March 5/15. The Princess of Orange to the Queen.
In the great afflictions with which it has pleased God to visit me, I have no comfort, after his divine assistance, which I implore daily, save that of seeing so many good and honourable people who feel with me in my calamity, amongst whom your Majesty holds the first place, by reason of your greatness, and of the honour you have done me in so graciously offering me your favour. I have great cause to thank God, from whom comes this grace, and to hold myself always as your very humble servant, not meriting the honour you do me, and imputing it only to your friendship to my late husband and to the Cardinal de Chastillon and the Admiral, my father and uncle.
I pray you to continue it to me and to all the children whom my lord has left, who will ever be ready to offer you humble service.—Leyden, 15 March, “Louyse de Colligny.”
Holograph. Add. Endd. Fr. 1 p. [Holland I. 54.]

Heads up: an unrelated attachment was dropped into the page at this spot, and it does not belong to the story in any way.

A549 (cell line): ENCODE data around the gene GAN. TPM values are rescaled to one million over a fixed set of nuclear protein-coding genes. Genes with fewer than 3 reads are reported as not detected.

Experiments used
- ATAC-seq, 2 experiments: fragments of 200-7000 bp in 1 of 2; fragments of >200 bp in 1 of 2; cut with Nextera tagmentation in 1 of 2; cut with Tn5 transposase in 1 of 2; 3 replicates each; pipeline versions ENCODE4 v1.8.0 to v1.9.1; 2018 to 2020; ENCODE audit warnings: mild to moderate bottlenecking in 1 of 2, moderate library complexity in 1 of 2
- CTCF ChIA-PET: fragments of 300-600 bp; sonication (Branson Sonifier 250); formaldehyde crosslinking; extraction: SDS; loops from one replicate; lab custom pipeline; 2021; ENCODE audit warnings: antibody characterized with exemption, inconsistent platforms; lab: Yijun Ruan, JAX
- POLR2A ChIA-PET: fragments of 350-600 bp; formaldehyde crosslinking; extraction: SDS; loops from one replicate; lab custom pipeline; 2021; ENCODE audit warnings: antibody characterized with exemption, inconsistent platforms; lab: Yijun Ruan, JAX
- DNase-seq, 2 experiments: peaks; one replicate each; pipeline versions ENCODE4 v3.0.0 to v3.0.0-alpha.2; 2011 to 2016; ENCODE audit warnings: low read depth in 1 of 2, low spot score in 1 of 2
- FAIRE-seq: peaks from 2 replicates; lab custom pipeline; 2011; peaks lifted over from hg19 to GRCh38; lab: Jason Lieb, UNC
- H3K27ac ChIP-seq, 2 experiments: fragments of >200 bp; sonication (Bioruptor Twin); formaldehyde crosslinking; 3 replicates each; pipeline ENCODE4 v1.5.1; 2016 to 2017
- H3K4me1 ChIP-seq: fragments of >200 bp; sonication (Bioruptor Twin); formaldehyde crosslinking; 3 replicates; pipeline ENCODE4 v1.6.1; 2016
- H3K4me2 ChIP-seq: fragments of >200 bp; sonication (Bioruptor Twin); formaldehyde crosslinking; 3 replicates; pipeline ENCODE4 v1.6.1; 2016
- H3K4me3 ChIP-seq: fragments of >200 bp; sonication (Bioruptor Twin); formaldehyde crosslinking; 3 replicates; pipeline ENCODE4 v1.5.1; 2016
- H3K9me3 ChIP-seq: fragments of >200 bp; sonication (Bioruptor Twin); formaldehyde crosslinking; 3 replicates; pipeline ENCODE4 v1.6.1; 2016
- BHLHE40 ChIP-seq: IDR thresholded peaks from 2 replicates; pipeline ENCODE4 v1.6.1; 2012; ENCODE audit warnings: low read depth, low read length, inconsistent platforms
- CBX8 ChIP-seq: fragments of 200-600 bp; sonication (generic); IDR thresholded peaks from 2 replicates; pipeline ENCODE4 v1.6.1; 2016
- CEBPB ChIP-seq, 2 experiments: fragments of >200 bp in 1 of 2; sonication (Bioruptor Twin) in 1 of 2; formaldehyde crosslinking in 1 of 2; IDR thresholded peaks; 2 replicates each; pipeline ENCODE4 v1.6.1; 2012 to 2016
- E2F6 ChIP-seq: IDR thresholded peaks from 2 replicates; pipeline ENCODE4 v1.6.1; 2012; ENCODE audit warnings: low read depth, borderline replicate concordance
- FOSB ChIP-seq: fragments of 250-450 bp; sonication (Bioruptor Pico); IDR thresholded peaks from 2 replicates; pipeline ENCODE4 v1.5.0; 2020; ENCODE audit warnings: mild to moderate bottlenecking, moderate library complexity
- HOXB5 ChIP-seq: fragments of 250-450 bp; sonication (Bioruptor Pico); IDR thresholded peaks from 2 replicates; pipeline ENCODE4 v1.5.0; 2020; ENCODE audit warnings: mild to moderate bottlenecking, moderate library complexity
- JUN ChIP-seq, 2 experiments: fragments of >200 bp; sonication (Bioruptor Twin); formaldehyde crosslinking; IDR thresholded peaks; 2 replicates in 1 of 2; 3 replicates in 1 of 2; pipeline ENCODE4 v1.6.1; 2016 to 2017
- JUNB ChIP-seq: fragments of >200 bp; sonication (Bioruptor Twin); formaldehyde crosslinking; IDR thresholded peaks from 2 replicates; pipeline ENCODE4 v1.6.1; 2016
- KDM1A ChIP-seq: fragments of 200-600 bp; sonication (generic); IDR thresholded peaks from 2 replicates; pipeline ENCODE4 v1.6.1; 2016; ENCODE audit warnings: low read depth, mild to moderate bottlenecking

March 5. Colonel Morgan to Walslngham.
I have received the answer by my cousin Powell and followed the direction which he brought. “They have detracted me and dealt very hardly with me (contrary to the report made by them in England) for the Scotsmen have been better used than we, and have received two months' pay since my arrival here.” I send you a true note of what I have received; “the soldiers have lived upon it three months and thirteen days, after thirty days to the month, and yet withal, would not allow us the excess for our drink which they allowed to other soldiers.” Our poor men used to bring wood into the town upon their necks, but the States made a proclamation that no burgess should buy it, on pain of death. Since the closing of the river, the States “pretended” to do a piece of service in which they would have had all their ships for the burning of the bridge. They went down as far as the sconce of Austerwell, and there they all mutinied and called for money. “M. St. Aldegonde, being in the sconce, called them all Spanish villains; the mariners answered and called him French villain.” These captains and mariners are mostly of Antwerp, thus you see how their own people stand against them for want of pay, yet they are only a month behindhand. Their worst mariner has ten guilders a month and meat and drink besides.